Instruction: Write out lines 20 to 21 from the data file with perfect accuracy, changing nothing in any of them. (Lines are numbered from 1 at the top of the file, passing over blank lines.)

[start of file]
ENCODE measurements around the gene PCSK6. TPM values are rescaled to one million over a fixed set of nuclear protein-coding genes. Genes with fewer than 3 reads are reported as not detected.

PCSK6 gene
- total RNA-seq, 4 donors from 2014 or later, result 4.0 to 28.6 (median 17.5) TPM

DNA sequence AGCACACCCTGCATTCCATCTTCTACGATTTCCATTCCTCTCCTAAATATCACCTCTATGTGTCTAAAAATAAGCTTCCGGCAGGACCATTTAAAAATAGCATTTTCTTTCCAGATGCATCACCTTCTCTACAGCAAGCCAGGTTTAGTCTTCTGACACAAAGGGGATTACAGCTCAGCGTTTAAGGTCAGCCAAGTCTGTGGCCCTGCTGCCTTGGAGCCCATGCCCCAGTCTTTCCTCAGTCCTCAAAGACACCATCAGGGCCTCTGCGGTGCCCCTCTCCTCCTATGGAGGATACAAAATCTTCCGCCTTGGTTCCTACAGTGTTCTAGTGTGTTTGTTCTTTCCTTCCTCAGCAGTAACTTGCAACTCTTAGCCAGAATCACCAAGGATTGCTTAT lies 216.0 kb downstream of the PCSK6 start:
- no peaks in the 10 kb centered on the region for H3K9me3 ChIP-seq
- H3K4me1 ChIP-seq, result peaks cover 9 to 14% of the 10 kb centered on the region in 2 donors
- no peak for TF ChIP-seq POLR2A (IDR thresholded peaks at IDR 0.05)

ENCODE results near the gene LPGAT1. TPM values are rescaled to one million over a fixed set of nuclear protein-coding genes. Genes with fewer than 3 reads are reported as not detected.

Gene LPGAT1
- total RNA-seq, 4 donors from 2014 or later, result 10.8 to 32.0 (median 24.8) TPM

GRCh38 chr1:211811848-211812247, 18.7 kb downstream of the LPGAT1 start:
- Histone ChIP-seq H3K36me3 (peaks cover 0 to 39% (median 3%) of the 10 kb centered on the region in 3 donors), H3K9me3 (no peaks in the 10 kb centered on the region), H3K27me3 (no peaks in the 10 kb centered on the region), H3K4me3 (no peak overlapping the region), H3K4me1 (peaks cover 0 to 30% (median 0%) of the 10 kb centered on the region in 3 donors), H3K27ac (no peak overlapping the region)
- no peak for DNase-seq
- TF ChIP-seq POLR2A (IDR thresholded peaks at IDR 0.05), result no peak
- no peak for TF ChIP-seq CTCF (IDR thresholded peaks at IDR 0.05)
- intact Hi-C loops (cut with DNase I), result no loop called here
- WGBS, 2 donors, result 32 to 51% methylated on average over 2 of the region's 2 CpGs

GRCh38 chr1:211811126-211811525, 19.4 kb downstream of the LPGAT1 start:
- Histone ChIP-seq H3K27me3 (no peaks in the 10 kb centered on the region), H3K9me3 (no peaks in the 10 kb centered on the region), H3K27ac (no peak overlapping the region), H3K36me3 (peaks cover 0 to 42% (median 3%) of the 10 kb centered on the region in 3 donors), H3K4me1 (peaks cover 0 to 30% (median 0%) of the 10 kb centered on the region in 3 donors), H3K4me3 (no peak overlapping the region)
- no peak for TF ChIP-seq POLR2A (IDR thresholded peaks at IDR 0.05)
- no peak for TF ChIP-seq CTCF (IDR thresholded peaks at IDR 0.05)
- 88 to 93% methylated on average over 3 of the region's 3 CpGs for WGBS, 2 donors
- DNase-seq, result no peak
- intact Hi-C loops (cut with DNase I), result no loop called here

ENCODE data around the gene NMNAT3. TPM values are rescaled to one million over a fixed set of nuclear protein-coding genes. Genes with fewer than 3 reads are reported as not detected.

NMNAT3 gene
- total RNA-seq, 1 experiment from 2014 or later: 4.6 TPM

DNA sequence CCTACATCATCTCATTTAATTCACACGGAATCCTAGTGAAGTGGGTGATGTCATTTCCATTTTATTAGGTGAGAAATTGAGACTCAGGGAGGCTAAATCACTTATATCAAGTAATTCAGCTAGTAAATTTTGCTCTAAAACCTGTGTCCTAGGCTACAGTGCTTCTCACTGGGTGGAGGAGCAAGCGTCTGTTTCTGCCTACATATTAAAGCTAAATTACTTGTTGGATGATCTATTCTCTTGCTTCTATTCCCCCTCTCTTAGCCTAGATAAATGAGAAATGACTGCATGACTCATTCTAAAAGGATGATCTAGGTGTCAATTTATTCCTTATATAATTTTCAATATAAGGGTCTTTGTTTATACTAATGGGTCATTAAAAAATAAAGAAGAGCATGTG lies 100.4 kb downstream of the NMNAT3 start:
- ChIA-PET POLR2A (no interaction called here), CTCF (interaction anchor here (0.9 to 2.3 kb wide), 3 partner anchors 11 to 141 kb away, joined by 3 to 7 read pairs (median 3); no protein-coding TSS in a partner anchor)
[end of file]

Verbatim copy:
- no peak for TF ChIP-seq POLR2A (IDR thresholded peaks at IDR 0.05)
- no peak for TF ChIP-seq CTCF (IDR thresholded peaks at IDR 0.05)